The Park Café
The all day dining restaurant that Dublin badly needed
What should we know about The Park Café?
The prodigal chef returns home, bringing all day dining to Ballsbridge, in the site that formerly housed Dylan McGrath's Shelbourne Social. Richard Corrigan owns and runs several restaurants and bars in London, as well as the Virginia Park Lodge estate in Cavan (one of Ireland's most sought after wedding venues) and has been proudly shipping over produce from the grounds to his London locations for years. We're hoping The Park Café will see the majority now funnelled Dublin's way instead.
Corrigan won Michelin stars early in his career, but over the years has successfully turned away from fine dining to just fondly feeding people. His cooking is generous, exhuberent, fun, and this idea of an accessible, easy-going, all-day canteen had all the right people talking before any opening announcements were made. Corrigan's last Dublin opening Bentley's, in 2008, barely lasted two years, but we had a feeling that The Park Café was going to have a different ending.
Where should we go for a drink first?
It's straight up to The Park Bar with you, their upstairs, roomy space full of large booths, high tables and shaded corners to hide away in. The vibe is cocktail bar meets laid back pub, with some of the country's best Champagnes being served alongside pints of Guiness.
We recommend starting with an 'Aperitivo', which are all fairly priced at €10. We tried the 'Park Spritz' with Irish apple brandy, Aperol, Valentini vermouth and Champagne (which reminded us of a white Port and tonic, in a good way), and from the main list a 'Ramos Fizz', with gin, citrus and condensed milk. This one's heavier and next time we'd leave it until dessert.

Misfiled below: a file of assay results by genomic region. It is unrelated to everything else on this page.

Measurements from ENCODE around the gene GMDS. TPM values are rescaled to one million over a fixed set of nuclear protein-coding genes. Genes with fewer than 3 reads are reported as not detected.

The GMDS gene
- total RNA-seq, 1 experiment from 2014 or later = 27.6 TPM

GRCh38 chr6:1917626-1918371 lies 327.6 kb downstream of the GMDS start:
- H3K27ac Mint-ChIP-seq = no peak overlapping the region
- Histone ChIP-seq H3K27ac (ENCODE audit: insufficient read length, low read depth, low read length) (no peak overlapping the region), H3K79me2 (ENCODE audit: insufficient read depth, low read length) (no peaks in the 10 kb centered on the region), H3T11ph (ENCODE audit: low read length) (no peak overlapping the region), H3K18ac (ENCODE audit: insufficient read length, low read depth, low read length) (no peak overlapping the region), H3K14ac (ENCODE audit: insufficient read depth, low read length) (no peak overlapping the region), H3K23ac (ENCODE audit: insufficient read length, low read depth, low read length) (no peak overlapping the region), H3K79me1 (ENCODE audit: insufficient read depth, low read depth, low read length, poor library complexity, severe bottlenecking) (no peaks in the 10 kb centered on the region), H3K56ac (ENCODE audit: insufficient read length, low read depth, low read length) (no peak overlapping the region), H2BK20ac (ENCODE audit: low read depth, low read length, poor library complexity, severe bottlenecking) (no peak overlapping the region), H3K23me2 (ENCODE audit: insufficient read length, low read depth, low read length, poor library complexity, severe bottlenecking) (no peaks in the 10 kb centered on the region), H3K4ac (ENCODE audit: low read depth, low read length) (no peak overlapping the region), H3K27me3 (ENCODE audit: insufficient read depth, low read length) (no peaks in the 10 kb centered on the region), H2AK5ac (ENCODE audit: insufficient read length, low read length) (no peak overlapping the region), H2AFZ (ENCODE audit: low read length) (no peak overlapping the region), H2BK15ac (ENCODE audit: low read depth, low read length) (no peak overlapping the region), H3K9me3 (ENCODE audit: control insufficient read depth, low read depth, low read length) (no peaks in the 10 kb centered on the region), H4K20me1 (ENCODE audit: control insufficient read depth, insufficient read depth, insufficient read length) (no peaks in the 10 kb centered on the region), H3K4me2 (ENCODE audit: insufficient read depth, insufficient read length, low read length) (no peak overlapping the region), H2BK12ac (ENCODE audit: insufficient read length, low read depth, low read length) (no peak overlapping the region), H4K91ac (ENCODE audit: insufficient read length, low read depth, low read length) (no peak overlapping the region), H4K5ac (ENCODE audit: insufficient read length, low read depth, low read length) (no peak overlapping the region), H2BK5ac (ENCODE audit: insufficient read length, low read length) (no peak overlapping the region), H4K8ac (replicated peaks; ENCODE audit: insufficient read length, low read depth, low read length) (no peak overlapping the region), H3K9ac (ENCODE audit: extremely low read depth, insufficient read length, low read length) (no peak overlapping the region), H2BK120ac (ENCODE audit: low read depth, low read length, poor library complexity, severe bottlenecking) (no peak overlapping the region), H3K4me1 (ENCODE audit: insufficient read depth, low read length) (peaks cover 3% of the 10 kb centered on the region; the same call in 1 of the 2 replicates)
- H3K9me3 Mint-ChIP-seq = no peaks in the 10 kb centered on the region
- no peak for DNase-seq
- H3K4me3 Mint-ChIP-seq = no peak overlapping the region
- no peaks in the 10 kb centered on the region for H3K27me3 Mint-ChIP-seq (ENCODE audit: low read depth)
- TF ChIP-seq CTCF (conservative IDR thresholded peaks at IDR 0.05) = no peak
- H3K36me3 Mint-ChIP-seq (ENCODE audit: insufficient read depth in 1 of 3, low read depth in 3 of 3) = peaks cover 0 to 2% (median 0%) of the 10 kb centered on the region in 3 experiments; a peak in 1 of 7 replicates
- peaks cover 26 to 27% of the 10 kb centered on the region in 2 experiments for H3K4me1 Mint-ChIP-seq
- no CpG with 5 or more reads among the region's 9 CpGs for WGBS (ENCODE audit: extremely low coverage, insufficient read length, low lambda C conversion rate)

Where should we sit?
There are banquette-backed tables along one wall, some tables in the middle of the floor, and counter seating too (which was all but empty when we visited so maybe they're being saved for walk ins). We generally prefer a table up against a wall than a free-wheeler, but if there's just two of you the counter looks like a great option too. It's been substantially built out from the Shelbourne Social days.
What's the food like?
It's been pitched as an all-day canteen (it's currently only open for dinner but extended hours to follow), and it's only when someone says it that you realise what a massive hole we've had in Dublin dining up to now for exactly this. It's the kind of place you could pop in at any time of the day or night and hop up on a bar stool for a glass of Champagne and some oysters, settle into a banquette for a Bentley's fish pie, or spend a very long afternoon there, lunch turning into dinner.